Selected Web Resources
- WHITE HOUSE OVERVIEW: https://www.whitehouse.gov/about-the-white-house/first-families/anna-eleanor-roosevelt/
- FDR LIBRARY OVERVIEW: https://www.fdrlibrary.org/er-biography
- BRITANNICA BIOGRAPHY: https://www.britannica.com/biography/Eleanor-Roosevelt
- NATIONAL PARK OVERVIEW: https://www.nps.gov/people/eleanor-roosevelt.htm
- HISTORY CHANNEL OVERVIEW: https://www.history.com/topics/first-ladies/eleanor-roosevelt
- EXTENDED BIOGRAPHY: https://en.wikipedia.org/wiki/Eleanor_Roosevelt
- LORENA HICKOK: https://en.wikipedia.org/wiki/Lorena_Hickok
- ABC (AUSTRALIA) HICKOK: https://www.abc.net.au/news/2018-06-28/eleanor-roosevelt-lorena-hickok-white-houses-love-affair/9918614
- NY TIMES (HICKOK): https://www.nytimes.com/2016/10/16/books/review/eleanor-and-hick-susan-quinn.html
- EARL MILLER: https://en.wikipedia.org/wiki/Earl_Miller_(bodyguard)
- SARA ROOSEVELT: https://en.wikipedia.org/wiki/Sara_Roosevelt
- BIOGRAPHY (BIOGRAPHY CHANNEL): https://www.youtube.com/watch?v=Krqx9mh_Jug&t=2s
- OVERVIEW (HISTORY CHANNEL): https://www.youtube.com/watch?v=QMBRgDErlVw
- OVERVIEW (CBS SUNDAY MORNINGS): https://www.youtube.com/watch?v=dHcU2ixfLH4
- ER AT UN 1946 (Pathe News): https://www.youtube.com/watch?v=CwKWM7zkveU&t=37s
- ER AT UN (United Nations Video): https://www.youtube.com/watch?v=Lp-3CQ6ZD4k
- ER AND LORENA HICKOK: https://www.youtube.com/watch?v=_6UH8l6zblc
- ER AND AMELIA EARHART: https://www.youtube.com/watch?v=V1gXqXRbmCI
Letters Between Eleanor Roosevelt & Lorena Hickok
March 7, 1933ER to Hick... Hick darling, All day I've thought of you & another birthday I will be with you, & yet tonite you sounded so far away & formal. Oh! I want to put my arms around you. I ache to hold you close. Your ring is a great comfort to me. I look at it and think she does love me, or I wouldn't be wearing it. ER to Hick [Date not provided]I wish I could lie down beside you tonight & take you in my arms. [Hick writing to ER [Date not provided]Only eight more days . . . Funny how even the dearest face will fade away in time. Most clearly I remember your eyes, with a kind of teasing smile in them, and the feeling of that soft spot just north-east of the corner of your mouth against my lips. . . .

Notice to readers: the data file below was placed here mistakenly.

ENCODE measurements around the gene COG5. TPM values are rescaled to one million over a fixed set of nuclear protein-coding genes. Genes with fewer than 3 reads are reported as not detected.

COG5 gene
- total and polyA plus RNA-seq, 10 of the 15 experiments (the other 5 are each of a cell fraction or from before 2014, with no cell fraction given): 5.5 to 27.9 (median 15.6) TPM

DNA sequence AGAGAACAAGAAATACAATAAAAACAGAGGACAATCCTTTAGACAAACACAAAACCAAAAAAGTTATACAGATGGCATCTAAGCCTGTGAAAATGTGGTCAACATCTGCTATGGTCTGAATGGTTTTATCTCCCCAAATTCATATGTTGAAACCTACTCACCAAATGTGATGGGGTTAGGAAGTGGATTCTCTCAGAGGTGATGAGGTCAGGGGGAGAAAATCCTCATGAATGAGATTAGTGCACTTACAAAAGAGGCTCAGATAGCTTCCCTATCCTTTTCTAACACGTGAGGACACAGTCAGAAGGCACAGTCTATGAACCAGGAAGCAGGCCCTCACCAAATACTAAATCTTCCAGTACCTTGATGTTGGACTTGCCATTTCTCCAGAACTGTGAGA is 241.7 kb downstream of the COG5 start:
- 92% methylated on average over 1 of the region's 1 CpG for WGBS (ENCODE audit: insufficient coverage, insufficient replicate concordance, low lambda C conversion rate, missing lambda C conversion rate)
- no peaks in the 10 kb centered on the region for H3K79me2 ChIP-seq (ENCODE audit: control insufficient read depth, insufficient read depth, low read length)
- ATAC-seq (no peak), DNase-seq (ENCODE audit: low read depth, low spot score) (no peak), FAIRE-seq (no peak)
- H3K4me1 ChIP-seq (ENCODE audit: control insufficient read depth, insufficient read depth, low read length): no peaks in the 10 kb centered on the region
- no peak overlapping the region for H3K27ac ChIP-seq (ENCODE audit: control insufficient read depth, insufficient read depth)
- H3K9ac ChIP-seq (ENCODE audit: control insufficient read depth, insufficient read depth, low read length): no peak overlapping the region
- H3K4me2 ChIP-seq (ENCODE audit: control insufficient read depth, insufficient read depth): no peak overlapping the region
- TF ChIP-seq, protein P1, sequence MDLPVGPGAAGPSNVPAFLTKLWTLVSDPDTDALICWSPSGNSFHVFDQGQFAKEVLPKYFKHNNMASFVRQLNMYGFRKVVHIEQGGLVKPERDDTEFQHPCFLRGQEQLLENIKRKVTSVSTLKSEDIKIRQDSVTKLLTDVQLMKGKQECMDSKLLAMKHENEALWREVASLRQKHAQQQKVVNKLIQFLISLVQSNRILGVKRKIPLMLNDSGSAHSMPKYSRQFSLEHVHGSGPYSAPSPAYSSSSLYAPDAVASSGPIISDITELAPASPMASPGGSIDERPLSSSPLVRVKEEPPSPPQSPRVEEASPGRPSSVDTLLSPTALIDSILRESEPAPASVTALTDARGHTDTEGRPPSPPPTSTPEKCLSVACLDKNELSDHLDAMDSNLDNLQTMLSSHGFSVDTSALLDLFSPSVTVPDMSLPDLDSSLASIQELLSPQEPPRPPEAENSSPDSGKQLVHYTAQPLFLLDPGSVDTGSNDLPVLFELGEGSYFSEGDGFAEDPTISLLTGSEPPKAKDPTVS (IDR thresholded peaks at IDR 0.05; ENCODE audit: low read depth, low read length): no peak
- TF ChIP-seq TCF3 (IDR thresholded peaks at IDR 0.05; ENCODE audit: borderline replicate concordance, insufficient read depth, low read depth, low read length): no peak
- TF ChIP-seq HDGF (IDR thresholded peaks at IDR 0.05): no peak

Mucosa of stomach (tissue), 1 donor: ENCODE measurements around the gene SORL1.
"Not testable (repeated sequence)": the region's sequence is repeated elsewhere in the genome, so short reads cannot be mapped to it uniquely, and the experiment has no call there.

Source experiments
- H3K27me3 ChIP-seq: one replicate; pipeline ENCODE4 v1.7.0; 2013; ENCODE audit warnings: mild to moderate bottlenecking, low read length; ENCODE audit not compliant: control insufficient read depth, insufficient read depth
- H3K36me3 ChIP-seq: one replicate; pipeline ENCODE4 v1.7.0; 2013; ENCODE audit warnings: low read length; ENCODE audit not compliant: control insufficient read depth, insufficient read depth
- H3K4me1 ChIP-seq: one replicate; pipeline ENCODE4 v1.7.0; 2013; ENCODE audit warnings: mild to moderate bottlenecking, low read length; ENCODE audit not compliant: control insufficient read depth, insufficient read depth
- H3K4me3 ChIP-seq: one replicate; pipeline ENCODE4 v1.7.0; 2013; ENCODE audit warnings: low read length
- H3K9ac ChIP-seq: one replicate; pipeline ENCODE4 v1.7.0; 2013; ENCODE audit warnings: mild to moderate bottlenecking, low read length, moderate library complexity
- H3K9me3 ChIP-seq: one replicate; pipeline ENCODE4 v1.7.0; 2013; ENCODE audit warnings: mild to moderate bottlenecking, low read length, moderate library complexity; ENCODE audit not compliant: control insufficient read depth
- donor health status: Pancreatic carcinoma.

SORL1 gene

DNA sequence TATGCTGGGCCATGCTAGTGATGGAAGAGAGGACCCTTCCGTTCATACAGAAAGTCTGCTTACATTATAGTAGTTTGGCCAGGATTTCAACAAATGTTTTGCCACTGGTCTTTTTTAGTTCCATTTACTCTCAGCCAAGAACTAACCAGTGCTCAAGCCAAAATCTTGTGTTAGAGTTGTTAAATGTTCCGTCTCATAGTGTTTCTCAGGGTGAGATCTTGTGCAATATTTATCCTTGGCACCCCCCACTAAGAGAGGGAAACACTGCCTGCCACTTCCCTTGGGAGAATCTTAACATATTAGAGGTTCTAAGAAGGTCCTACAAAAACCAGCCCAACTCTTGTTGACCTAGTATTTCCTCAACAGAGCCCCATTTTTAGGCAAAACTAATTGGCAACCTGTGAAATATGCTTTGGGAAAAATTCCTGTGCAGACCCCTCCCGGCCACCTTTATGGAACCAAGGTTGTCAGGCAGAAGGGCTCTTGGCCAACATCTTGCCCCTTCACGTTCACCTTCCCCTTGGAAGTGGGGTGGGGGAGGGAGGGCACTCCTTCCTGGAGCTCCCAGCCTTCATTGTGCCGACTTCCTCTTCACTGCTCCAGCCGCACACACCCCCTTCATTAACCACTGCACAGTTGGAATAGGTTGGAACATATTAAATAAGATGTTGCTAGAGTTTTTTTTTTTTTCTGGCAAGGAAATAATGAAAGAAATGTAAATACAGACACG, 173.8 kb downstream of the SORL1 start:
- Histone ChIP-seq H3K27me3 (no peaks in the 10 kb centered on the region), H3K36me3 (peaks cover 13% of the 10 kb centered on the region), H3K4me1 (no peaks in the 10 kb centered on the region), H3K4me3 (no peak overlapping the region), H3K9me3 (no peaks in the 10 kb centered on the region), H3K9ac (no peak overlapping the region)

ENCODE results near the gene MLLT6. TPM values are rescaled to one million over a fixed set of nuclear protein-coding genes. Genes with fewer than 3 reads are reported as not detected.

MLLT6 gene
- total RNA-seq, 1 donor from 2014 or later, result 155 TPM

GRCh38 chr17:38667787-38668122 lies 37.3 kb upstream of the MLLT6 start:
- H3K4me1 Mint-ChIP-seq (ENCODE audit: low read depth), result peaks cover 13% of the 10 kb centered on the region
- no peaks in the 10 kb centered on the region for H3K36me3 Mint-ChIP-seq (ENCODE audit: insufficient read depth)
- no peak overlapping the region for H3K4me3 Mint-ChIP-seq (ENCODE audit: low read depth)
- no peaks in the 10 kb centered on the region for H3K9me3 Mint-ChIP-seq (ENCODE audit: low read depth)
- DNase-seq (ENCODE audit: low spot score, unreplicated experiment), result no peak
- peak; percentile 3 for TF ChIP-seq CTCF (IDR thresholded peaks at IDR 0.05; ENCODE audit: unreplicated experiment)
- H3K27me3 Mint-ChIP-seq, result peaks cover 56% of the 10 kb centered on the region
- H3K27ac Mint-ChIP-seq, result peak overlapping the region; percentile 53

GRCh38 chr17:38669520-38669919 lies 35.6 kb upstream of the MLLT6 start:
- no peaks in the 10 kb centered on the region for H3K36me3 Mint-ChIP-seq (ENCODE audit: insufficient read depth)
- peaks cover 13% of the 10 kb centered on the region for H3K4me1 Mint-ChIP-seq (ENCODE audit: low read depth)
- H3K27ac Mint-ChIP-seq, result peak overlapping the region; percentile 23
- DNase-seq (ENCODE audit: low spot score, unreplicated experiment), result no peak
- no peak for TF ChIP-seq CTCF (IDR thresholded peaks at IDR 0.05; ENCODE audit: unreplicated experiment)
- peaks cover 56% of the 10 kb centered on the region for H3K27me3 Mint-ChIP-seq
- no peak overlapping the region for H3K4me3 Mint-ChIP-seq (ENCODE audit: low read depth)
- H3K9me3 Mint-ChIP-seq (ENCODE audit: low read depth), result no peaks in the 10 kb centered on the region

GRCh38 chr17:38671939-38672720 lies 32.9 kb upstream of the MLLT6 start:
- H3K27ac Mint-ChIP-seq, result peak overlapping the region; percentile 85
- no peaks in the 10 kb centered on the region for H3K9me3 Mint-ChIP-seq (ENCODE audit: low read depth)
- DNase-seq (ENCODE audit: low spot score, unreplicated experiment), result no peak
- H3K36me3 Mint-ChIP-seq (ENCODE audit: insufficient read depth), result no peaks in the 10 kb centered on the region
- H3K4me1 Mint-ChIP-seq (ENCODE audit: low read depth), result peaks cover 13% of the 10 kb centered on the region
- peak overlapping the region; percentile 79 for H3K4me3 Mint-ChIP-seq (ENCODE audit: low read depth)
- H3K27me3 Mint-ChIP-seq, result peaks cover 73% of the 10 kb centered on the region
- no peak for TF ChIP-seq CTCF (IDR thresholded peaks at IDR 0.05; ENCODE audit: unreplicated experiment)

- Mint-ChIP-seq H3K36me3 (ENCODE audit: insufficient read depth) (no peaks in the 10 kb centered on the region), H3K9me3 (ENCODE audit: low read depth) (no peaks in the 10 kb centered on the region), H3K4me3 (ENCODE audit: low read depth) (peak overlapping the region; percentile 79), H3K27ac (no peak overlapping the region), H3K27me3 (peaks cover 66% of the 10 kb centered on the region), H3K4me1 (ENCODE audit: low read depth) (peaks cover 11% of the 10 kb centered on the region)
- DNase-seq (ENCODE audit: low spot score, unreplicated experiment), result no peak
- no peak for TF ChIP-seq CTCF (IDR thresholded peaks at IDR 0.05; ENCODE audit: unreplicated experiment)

Miller was homeless by the age of 12 and held a variety of jobs throughout his life including, stuntman, prison warden, boxer and acrobat. After FDR was elected president in 1932, he appointed Miller director of personnel for New York state's Department of Correction. In World War II, Miller served as a lieutenant commander in the Navy and became the director of physical training at the Naval Air Station in Pensacola, Florida.
Miller was completely devoted to Eleanor. Handsome and athletic, he gave her riding lessons (and later bought her a chestnut mare named Dot), coached her in tennis and swimming, taught her to shoot a pistol, and generally built her confidence. Eleanor came to rely on Miller, perhaps even held romantic feelings for him. Her son James described the relationship as possibly "the one real romance in mother's life outside of marriage." She always kept a room for him wherever she lived. Numerous framed photos of Miller decorated the rooms of Val-Kill and Eleanor's New York City apartment.
Miller was married three times and had two children—Eleanor and Earl Jr. He died on May 2, 1973 in Hollywood, Florida.
Eleanor Roosevelt and the Jews